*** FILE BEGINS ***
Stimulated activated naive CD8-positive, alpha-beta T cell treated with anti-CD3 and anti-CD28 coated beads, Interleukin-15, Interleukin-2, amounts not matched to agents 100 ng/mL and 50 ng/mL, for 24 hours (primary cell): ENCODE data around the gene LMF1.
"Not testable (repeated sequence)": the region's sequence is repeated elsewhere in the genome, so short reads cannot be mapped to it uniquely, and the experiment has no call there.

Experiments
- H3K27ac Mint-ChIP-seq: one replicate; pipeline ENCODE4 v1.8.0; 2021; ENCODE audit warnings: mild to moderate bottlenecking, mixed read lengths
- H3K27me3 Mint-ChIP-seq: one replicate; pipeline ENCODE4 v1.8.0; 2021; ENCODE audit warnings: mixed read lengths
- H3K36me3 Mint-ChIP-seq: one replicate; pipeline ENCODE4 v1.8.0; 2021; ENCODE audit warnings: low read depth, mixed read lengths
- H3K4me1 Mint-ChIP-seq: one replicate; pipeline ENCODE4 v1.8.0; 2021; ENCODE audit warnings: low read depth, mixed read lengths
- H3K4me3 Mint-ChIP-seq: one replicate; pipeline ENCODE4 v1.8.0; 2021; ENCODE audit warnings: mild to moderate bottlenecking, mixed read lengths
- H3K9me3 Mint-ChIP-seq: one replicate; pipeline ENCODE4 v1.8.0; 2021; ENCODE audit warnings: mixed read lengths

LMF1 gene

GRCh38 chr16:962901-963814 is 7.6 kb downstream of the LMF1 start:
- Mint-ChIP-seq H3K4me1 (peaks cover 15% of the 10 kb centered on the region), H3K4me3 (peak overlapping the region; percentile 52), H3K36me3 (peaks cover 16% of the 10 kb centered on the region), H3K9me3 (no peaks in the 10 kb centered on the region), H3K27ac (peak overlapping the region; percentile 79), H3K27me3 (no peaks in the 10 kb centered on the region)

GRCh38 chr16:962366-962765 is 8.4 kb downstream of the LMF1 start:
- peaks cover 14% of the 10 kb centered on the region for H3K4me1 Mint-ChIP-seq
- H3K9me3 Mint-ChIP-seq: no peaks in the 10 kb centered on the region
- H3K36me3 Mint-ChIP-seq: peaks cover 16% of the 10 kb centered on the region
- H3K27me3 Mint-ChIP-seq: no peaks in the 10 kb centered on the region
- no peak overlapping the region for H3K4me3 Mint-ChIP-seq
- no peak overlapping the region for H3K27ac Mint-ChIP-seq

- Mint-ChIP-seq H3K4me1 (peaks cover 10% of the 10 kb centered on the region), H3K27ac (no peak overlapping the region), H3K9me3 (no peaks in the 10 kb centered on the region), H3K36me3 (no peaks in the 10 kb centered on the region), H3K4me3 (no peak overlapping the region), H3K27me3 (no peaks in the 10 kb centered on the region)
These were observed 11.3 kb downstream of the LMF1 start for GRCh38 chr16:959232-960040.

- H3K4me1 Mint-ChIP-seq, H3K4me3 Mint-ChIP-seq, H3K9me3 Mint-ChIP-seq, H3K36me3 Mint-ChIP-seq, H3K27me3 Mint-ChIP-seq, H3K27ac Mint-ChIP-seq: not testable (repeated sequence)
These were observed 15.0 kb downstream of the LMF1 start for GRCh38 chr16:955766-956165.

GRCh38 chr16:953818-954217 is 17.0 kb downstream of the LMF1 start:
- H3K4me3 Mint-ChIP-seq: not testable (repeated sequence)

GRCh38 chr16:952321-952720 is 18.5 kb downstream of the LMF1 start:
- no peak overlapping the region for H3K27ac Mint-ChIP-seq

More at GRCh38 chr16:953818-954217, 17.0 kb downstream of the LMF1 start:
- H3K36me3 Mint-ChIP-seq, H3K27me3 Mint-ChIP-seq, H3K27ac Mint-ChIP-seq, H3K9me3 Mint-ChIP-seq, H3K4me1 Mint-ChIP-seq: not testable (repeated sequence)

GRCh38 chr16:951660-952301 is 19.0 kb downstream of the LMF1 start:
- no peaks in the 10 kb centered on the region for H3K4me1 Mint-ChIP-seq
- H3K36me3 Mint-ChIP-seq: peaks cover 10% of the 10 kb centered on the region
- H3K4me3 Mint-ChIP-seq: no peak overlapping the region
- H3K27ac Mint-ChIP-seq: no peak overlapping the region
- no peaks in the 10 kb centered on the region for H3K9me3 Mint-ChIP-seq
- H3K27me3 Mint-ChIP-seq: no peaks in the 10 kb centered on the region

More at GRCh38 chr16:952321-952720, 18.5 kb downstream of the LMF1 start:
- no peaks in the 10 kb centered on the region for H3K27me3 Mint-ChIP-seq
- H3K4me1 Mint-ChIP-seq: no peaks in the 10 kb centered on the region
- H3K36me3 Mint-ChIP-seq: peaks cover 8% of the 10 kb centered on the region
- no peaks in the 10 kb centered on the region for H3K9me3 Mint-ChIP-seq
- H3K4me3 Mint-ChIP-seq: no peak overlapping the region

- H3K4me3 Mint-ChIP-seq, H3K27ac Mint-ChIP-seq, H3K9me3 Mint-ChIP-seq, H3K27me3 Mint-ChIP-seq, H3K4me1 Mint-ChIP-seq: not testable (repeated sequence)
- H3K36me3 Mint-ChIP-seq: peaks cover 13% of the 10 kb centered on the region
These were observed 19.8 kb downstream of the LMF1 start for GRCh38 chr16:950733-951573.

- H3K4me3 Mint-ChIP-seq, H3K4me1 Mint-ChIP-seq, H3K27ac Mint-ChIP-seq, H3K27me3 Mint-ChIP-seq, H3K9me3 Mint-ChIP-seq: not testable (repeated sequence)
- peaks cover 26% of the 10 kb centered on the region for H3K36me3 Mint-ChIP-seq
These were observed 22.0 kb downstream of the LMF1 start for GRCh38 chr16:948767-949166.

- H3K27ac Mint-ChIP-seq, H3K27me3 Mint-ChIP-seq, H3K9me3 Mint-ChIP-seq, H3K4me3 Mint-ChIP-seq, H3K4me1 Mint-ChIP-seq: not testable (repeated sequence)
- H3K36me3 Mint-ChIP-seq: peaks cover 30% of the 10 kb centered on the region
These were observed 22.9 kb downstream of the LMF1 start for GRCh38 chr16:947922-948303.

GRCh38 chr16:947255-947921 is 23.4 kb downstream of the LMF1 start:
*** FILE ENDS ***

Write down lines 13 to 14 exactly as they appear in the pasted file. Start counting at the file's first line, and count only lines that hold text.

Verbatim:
GRCh38 chr16:962366-962765 is 8.4 kb downstream of the LMF1 start:
- peaks cover 14% of the 10 kb centered on the region for H3K4me1 Mint-ChIP-seq